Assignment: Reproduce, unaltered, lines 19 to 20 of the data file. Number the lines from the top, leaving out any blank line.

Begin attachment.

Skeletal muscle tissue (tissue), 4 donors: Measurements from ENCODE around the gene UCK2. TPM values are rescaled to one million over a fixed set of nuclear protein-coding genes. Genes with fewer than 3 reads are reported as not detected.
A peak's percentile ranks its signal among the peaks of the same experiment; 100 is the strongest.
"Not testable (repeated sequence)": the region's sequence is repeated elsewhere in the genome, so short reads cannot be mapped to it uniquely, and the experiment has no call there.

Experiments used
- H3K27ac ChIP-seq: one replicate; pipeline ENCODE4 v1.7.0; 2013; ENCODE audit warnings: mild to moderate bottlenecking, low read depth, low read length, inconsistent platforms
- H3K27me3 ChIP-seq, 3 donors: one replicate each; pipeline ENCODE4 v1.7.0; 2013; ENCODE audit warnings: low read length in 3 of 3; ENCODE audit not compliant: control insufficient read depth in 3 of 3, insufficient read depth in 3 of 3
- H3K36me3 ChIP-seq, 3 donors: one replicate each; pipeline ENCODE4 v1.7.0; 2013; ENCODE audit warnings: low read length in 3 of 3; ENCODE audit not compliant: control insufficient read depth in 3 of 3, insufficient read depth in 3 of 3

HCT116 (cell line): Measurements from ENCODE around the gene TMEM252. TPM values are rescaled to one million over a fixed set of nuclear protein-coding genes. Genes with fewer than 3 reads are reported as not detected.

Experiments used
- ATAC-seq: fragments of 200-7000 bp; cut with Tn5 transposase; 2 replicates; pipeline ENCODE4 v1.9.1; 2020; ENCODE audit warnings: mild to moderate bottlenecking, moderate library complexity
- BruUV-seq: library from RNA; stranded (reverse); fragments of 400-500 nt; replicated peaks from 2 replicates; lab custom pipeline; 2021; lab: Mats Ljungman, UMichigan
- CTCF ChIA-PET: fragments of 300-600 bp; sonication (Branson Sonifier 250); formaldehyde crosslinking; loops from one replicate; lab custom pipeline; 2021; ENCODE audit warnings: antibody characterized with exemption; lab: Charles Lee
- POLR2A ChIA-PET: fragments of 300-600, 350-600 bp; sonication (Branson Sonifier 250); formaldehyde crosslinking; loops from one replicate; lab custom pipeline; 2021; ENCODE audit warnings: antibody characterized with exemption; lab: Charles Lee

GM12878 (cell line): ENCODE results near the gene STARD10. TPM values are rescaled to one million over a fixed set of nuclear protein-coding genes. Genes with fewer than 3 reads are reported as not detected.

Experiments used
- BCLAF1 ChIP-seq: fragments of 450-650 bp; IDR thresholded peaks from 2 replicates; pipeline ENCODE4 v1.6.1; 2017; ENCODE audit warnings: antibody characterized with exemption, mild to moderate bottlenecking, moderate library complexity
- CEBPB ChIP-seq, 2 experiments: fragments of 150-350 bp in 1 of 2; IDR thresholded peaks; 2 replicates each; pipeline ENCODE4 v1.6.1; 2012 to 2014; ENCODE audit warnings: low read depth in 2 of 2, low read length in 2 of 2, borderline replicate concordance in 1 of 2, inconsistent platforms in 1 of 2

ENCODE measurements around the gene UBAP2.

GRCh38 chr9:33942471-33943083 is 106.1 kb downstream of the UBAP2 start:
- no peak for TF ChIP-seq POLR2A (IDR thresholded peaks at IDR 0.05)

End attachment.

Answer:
GRCh38 chr9:33942471-33943083 is 106.1 kb downstream of the UBAP2 start:
- no peak for TF ChIP-seq POLR2A (IDR thresholded peaks at IDR 0.05)